Allometry, biomass, and productivity of mangrove forests: A review
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A. Komiyama, J. E. Ong, S. Poungparn


We review 72 published articles to elucidate characteristics of biomass allocation and productivity of mangrove forests and also introduce recent progress on the study of mangrove allometry to solve the site- and species-specific problems. This includes the testing of a common allometric equation, which may be applicable to mangroves worldwide. The biomass of mangrove forests varies with age, dominant species, and locality. In primary mangrove forests, the above ground biomass tends to be relatively low near the sea and increases inland. On a global scale, mangrove forests in the tropics have much higher above-ground biomass than those in temperate areas. Mangroves often accumulate large amounts of biomass in their roots, and the above-ground biomass to below-ground biomass ratio of mangrove forests is significantly low compared to that of upland forests (ANCOVA, P < 0.01). Several studies have reported on the growth increment of biomass and litter production in mangrove forests. We introduce some recent studies using the so-called ‘‘summation method’’ and investigate the trends in net primary production (NPP). For crown heights below 10 m, the above-ground NPP of mangrove forests is significantly higher (ANOVA, P < 0.01) than in those of tropical upland forests. The above-ground litter production is generally high in mangrove forests. Moreover, in many mangrove forests, the rate of soil respiration is low, possibly because of anaerobic soil conditions. These trends in biomass allocation, NPP, and soil respiration will result in high net ecosystem production, making mangrove forests highly efficient carbon sinks in the tropics.

Main Results and Conclusions:
  • What is allometry? “In many organisms, the growth rate of one part of the organism is proportional to that of another. This is the basic theory of allometric relationships, and therefore, the trunk diameter of a tree is, for example, highly correlated with trunk weight”(129).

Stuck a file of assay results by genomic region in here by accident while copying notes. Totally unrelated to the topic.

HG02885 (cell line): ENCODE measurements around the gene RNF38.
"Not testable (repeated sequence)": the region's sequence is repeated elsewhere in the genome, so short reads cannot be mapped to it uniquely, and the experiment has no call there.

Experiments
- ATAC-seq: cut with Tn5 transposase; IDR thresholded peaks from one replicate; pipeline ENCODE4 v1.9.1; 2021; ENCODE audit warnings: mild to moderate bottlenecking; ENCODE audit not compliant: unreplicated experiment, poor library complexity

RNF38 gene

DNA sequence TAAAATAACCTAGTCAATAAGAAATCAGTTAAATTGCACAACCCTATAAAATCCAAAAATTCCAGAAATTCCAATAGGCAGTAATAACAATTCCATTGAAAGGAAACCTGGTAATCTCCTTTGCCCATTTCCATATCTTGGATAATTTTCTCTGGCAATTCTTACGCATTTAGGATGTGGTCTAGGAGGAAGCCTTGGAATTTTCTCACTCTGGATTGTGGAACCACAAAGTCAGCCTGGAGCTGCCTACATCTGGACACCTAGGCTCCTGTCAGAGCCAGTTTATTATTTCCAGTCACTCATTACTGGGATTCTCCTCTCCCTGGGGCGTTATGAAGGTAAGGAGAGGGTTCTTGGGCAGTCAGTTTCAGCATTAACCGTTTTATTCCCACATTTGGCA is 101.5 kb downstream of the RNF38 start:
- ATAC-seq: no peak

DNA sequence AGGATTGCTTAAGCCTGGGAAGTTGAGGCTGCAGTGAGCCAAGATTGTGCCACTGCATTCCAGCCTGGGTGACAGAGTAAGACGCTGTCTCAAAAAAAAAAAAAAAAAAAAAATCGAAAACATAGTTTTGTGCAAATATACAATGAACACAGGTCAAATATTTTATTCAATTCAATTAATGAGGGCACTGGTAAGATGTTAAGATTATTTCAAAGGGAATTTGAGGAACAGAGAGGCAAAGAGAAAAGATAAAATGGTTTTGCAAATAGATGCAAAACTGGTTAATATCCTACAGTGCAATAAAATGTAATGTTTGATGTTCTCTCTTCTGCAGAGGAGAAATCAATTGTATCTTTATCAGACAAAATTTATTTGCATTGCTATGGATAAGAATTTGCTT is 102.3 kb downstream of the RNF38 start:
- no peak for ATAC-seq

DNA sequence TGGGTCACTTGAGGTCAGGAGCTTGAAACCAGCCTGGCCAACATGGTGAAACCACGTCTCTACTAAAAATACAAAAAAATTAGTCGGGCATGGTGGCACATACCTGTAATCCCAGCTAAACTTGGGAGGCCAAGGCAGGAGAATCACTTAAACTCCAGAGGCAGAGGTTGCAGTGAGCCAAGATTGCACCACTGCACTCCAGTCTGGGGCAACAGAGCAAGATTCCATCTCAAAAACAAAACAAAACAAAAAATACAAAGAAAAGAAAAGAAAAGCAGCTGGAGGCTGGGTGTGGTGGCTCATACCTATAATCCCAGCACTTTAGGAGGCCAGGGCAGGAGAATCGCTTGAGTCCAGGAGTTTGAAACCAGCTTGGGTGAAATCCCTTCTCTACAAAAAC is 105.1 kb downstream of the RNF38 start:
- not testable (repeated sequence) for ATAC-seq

• Healthy mangroves support high above and below ground biomass (131).
    • “The highest above-ground biomass, 460 t ha-1, was found in a forest dominated by R. apiculata in Malaysia (Putz and Chan, 1986 )” (131).
    • “The lowest aboveground biomass reported was 7.9 t ha-1 for a Rhizophora mangle forest in Florida, USA (Lugo and Snedaker, 1974)”(131).
    • “…in low latitudes, primary or mature mangrove forests generally have high above-ground biomass. The above-ground biomass is always low in temperate areas and may be related to different climatic conditions, such as temperature, solar radiation, precipitation, and frequency of storms”(131).
  • Mangroves provide important habitat to other micro and macro organisms (134-135). 
  • Productivity trends in mangroves is reported: “…the above-ground NPP”-net primary productivity-“of mangrove forests tends to be high compared to tropical upland forests, at least in the range of H < 10 m. The high NPP of mangrove forests may be partly due to their high litter production rates”(135).
  • Low soil respiration seen in mangrove forests suggests that mangroves are good at sequestering carbon dioxide (135).
  • In terms of net ecosystem productivity (NEP), the review of two studies, Komiyama (2006) and Pregitzer and Euskirchen (2004), showed that NEP increases with age of a mangrove stand. An increased NEP in mangrove ecosystems may attribute to better carbon sequestering (136).
  • To summarize, mangroves are good for carbon sequestering because they have large biomass, a generally high net primary productivity, and low soil respirations.
Works Cited:

Komiyama, A., 2006. What is required for scientists towards the mangrove management? In: Kyoto Symposium on Mangrove Management. pp. 1–17.

Lugo, A.E., Snedaker, S.C., 1974. The ecology of mangroves. Ann. Rev. Ecol. Syst. 5, 39–64.

Pregitzer, K.S., Euskirchen, E.S., 2004. Carbon cycling and storage in world forests: biome patterns related to forest age. Glob. Change Biol. 10, 2052– 2077.

Putz, F., Chan, H.T., 1986. Tree growth, dynamics, and productivity in a mature mangrove forest in Malaysia. Forest Ecol. Manage. 17, 211–230.